Creating open data counts of pedestrians and vehicles using CCTV cameras
Providing an update on our work using spare CCTV capacity to monitor activity levels during the COVID-19 Pandemic
In a previous blog we described our project, with Glasgow City Council and the Glasgow Centre for Population Health, using spare CCTV capacity to generate pedestrian and vehicle counts from frequently and regularly captured images. The blog reported on early results from the pilot study, which used four cameras, reporting on the accuracy of the automated counts and illustrating the changes from February 2020 through the early stages of lockdown. This blog updates this work describing: the addition of new cameras across the city; the trends and notable events observed; and how you can access the counts data via a new openly accessible API.
Since April the project has added 34 cameras (37 including the original 3 cameras) and new cameras are being added all the time. We are continuing to expand the coverage of the system. It is important to note that a few cameras have either been made unavailable because of the frequency that they are required for community safety monitoring (the cameras’ primary function) or due to brief technical failures. While many of the cameras are in the city centre, the focus has widened to include cameras across the city on local high streets and in major parks.
Update on original cameras
The pilot of the CCTV project had four cameras. Two of these monitored the same location: one was a regular CCTV camera, while the other was a static camera. The CCTV camera was returned to regular use and we no longer receive data from it. We have therefore excluded it from the plots. This leaves the three original cameras. Two cover the west of Argyle Street and one covers part of Sauchiehall Street.
Below we see the plot of pedestrian traffic. The metric used measures the average number of pedestrians detected per image for each day. Although hard to interpret in an absolute sense, it gives a good measure of the volume of pedestrian traffic over time. There is a clear drop in traffic at all three locations. This is most evident for 'Argyle Street at Oswald Street' and on 'Sauchiehall Street'. The other feature to note is the strong temporal patterns, which were visible before lockdown, have dissipated during lockdown. These patterns seem to be associated with commuting. With so many businesses closed, there has been a substantial reduction in this kind of travel.
The number of cars in the three locations dropped after lockdown, but since then volumes have recovered. On 'Sauchiehall Street', there are now more cars being detected than before the implementation of the lockdown.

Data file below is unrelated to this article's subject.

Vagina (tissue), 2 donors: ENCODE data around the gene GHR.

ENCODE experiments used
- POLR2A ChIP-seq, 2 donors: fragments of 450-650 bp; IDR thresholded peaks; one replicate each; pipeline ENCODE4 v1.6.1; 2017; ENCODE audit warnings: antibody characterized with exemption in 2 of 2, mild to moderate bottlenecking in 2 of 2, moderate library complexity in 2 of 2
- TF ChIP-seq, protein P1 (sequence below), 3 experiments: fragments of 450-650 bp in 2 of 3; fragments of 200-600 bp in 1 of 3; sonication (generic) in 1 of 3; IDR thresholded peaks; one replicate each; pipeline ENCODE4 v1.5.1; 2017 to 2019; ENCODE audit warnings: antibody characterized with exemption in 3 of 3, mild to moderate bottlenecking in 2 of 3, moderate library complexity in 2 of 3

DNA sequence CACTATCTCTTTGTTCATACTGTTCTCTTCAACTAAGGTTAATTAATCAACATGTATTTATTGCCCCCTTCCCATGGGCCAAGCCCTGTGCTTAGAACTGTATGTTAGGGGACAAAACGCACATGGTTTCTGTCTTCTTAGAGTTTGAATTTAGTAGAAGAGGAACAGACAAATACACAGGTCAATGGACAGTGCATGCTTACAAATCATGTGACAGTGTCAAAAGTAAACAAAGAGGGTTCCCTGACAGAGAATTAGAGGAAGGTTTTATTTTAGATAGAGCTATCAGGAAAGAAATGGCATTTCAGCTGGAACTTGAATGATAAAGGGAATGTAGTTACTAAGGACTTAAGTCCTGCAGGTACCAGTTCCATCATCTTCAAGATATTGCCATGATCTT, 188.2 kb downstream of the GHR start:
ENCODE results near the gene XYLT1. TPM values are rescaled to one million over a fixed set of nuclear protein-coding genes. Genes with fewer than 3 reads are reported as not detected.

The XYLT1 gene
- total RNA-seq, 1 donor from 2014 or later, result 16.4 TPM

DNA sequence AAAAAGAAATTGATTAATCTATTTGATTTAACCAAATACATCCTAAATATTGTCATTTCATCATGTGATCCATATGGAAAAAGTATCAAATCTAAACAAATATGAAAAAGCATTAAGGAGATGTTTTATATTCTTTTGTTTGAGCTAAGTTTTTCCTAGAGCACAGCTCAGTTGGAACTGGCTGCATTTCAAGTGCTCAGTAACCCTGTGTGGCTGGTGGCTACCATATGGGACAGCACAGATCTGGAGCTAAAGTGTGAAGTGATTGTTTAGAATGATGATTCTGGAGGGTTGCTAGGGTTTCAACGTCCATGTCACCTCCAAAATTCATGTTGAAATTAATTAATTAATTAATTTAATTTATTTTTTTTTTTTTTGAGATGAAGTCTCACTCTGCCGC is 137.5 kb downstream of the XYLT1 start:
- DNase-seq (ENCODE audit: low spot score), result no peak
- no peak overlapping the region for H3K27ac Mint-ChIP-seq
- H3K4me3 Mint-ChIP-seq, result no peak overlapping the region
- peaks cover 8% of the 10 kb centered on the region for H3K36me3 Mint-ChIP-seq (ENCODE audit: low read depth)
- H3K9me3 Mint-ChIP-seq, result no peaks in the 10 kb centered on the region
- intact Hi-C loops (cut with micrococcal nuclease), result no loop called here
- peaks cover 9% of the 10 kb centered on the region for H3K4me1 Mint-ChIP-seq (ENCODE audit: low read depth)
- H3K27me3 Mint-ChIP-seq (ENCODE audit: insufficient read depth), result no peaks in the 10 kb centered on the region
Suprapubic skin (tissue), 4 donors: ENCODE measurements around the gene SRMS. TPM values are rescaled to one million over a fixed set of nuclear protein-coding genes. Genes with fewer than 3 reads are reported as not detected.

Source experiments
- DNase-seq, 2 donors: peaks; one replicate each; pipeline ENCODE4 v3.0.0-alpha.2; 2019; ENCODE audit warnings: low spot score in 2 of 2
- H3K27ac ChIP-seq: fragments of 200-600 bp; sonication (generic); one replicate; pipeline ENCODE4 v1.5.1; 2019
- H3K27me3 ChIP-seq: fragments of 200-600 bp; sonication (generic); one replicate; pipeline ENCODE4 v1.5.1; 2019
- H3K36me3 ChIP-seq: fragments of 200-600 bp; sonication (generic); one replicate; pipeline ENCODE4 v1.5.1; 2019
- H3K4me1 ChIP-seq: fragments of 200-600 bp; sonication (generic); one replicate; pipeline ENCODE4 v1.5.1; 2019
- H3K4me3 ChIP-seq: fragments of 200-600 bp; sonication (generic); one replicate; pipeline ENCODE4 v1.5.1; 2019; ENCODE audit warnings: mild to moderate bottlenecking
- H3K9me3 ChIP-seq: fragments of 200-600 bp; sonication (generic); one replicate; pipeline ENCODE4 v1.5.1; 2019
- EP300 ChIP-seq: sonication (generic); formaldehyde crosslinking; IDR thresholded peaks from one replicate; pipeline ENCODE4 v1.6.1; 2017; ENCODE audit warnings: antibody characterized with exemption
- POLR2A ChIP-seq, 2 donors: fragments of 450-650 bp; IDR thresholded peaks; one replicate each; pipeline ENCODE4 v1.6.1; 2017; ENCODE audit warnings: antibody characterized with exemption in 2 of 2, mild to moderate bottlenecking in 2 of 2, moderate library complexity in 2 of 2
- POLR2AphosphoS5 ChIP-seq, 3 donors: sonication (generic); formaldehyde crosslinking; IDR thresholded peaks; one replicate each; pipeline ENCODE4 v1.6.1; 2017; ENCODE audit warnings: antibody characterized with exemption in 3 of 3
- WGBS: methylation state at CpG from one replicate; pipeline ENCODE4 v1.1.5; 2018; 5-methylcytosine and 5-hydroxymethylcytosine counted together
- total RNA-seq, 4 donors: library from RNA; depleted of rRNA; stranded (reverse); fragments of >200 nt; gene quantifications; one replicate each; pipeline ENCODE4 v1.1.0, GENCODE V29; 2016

In most locations we have monitored, the volume of pedestrians has remained low and stable. The exception is the cameras on popular green spaces such as Glasgow Green and Kelvingrove Park. Counts observed at these locations vary substantially depending on the day of the week, the weather and on whether there is an event taking place.
Counts of cars have been relatively stable at the locations monitored. In some places, e.g. Byres Road, there is an upward trend.
Highlighting Glasgow Green
Below we take a closer look at pedestrian activity around the monument in Glasgow Green. Parks have been a focus for activity since the first relaxation of lockdown rules. There is quite a bit of variation in the data from Glasgow Green. Weekends tend to be popular, as do warm days. Note that activities taking place also result in a spike in activity.
Open Access to Count Data
As well as sharing these recent results, we are delighted to announce that Glasgow City Council has agreed to release the count information from the CCTV camera network as open data, under the Open Government Licence. To facilitate access to the data, and to encourage its use in widespread analyses, apps and dashboards, UBDC colleagues have created a RESTful API that is now available from our API landing page.
The API provides quarterly or half an hour counts of pedestrians and vehicles in JSON format, updated once daily since the project started with four cameras on 30th November 2019. It comprises four endpoints, providing respectively;
- All counts for all dates and all cameras;
- All counts for a specific location/camera;
- All counts for a specific time period;
- All counts for a location and time period (inclusive);
Furthermore, it is now possible to download all data in CSV format. Full documentation on the use of these endpoints is available from the API landing page.
Under the Open Government License, you may copy and publish the data and/or adapted or derived products and are free to use them for commercial or non-commercial purposes. The only requirement is that you acknowledge their source by including or linking to the following attribution statement:
Glasgow CCTV Automated Object Detection Counts, Glasgow City Council / Urban Big Data Centre at the University of Glasgow, 2020, copyright © Glasgow City Council 2020
Beyond that, please feel free to download the data, have a play around with it and see what interesting stories there are within. We would be very interested to hear about your experiences – if you would like to discuss your own applications or are interested in learning more about the data or the API please don’t hesitate to contact us at firstname.lastname@example.org.
The project has begun work on producing social distancing metrics which we hope to make available with the other data through the API.
Glasgow City Council: Kimberley Hose; Keith Scott; Kalim Uddin
Glasgow Centre for Population Health: Bruce Whyte